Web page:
Comment by Doug Bostrom — 1 Jun 2010 @ 11:58 AM

  666. CFU @ 664:

    Go read the referenced posts on Skeptical Science, okay? It’s one of the “Good Guy” blogs.

    Other than “random chance”, do you, personally, have any thoughts on why there’s not been a new HadCRUT record since 1998? Any predictions, projections, hypotheses, ideas, concepts, etc. that you’ve been advocating for, say, 5 or more years?

    There’s a hypothesis — a deeper solar minimum will reverse (or delay increases in) global temperature.

    There’s an experiment — G-d has provided us with a deep solar minimum.

    There’s a result — no new HadCRUT record since 1998.

    Looking at past iterations of this “experiment”, the same result.

    Come up with something besides “Are Not!”, okay?

    Comment by FurryCatHerder — 1 Jun 2010 @ 12:21 PM

  667. “Go read the referenced posts on Skeptical Science, okay? It’s one of the “Good Guy” blogs.”

    That neither changes what BPL said nor what you said he said (which was different).

    “There’s a hypothesis — a deeper solar minimum will reverse (or delay increases in) global temperature.”

    And that hypothesis has no physical basis and (if is part of the GCR scare) has been shown insufficient.

    “There’s an experiment — G-d has provided us with a deep solar minimum.”

    I think you’ll find it’s just the Sun.

    “There’s a result — no new HadCRUT record since 1998.”

    1998 was an extreme El Nino. Are you now purporting that the El Nino is Solar Cycle driven?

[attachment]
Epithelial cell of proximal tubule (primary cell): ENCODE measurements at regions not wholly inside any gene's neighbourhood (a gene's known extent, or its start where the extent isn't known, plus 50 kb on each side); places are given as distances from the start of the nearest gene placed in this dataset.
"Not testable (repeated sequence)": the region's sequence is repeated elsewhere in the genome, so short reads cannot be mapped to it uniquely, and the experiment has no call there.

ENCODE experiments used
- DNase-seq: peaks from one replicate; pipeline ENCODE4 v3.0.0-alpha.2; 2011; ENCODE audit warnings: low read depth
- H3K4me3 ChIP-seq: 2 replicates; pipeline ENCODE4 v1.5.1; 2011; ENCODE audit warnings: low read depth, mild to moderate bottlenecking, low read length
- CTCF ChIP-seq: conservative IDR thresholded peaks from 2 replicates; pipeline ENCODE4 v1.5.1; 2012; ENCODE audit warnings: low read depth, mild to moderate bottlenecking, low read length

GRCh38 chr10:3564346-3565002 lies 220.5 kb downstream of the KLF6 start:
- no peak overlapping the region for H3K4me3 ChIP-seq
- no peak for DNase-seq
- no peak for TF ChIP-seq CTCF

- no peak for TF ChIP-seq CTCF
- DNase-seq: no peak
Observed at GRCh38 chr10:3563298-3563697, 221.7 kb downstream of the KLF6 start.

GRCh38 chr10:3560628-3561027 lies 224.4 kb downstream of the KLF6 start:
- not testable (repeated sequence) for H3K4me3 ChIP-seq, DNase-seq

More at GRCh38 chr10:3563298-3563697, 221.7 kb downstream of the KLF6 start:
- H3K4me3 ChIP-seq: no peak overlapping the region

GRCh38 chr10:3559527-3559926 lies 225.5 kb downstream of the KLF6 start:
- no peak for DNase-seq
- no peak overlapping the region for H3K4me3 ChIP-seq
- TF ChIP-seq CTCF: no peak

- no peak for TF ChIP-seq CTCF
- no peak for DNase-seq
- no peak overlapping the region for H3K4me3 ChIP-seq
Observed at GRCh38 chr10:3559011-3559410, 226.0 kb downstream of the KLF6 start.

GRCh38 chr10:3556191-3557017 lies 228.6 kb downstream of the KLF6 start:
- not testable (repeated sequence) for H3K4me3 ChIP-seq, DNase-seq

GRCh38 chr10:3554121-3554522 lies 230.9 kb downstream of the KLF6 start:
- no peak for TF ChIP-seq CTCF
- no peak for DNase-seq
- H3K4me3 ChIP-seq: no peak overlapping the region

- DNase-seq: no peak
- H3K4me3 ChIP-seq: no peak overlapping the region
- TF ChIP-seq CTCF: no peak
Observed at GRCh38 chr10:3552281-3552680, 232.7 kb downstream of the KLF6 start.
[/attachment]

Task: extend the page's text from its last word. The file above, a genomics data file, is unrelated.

And there’s been a new GISS record, and HadCRUT has a joint top-spot. And indicates that this year is going to be the new top spot.

    “Come up with something besides “Are Not!”, okay?”

    Ah, we’re back on to the “say something the other person didn’t say” schtick.

    2.5% of the variation is accorded by solar changes.

    You’re the one saying “Is not.”. Come up with something.

    Comment by Completely Fed Up — 1 Jun 2010 @ 12:33 PM

  668. Gavin, just don’t let his stuff through. Heck [edit] the whole schmeer out.

    It’s been done before by other moderators who remain anonymous.

    Comment by Completely Fed Up — 1 Jun 2010 @ 12:35 PM

  669. FCH,
    I recommend the following post by Tamino:

    http://tamino.wordpress.com/2009/06/26/breaking-records/

    Be careful when taking records as your metric. Records are inherently in the realm of extreme value statistics, and the tails of the distribution are difficult to pin down.

    Comment by Ray Ladbury — 1 Jun 2010 @ 12:58 PM

  670. Ray # 669 that is a good post by Tamino. I printed that one up.

    Comment by Jacob Mack — 1 Jun 2010 @ 2:42 PM

  671. Ray @ 669: